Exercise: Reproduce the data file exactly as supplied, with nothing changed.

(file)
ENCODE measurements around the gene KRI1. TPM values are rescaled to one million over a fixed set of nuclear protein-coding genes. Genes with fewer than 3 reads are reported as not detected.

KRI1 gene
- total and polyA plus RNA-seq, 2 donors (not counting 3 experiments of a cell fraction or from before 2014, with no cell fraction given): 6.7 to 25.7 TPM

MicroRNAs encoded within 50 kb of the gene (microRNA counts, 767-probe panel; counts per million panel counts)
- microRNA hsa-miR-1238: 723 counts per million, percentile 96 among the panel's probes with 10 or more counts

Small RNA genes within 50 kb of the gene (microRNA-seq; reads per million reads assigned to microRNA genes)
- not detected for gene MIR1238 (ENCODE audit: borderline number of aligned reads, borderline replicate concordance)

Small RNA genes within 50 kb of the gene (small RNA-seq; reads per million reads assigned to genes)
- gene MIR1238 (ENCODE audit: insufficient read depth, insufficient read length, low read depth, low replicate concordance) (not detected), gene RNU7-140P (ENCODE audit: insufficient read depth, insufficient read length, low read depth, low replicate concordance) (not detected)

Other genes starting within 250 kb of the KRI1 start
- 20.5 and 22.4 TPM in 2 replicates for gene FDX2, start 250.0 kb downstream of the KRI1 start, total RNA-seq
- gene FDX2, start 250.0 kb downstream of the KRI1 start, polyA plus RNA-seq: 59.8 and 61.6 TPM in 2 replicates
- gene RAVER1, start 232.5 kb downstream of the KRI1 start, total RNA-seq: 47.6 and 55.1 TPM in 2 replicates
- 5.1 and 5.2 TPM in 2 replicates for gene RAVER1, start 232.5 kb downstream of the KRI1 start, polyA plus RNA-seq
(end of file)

ENCODE measurements around the gene KRI1. TPM values are rescaled to one million over a fixed set of nuclear protein-coding genes. Genes with fewer than 3 reads are reported as not detected.

KRI1 gene
- total and polyA plus RNA-seq, 2 donors (not counting 3 experiments of a cell fraction or from before 2014, with no cell fraction given): 6.7 to 25.7 TPM

MicroRNAs encoded within 50 kb of the gene (microRNA counts, 767-probe panel; counts per million panel counts)
- microRNA hsa-miR-1238: 723 counts per million, percentile 96 among the panel's probes with 10 or more counts

Small RNA genes within 50 kb of the gene (microRNA-seq; reads per million reads assigned to microRNA genes)
- not detected for gene MIR1238 (ENCODE audit: borderline number of aligned reads, borderline replicate concordance)

Small RNA genes within 50 kb of the gene (small RNA-seq; reads per million reads assigned to genes)
- gene MIR1238 (ENCODE audit: insufficient read depth, insufficient read length, low read depth, low replicate concordance) (not detected), gene RNU7-140P (ENCODE audit: insufficient read depth, insufficient read length, low read depth, low replicate concordance) (not detected)

Other genes starting within 250 kb of the KRI1 start
- 20.5 and 22.4 TPM in 2 replicates for gene FDX2, start 250.0 kb downstream of the KRI1 start, total RNA-seq
- gene FDX2, start 250.0 kb downstream of the KRI1 start, polyA plus RNA-seq: 59.8 and 61.6 TPM in 2 replicates
- gene RAVER1, start 232.5 kb downstream of the KRI1 start, total RNA-seq: 47.6 and 55.1 TPM in 2 replicates
- 5.1 and 5.2 TPM in 2 replicates for gene RAVER1, start 232.5 kb downstream of the KRI1 start, polyA plus RNA-seq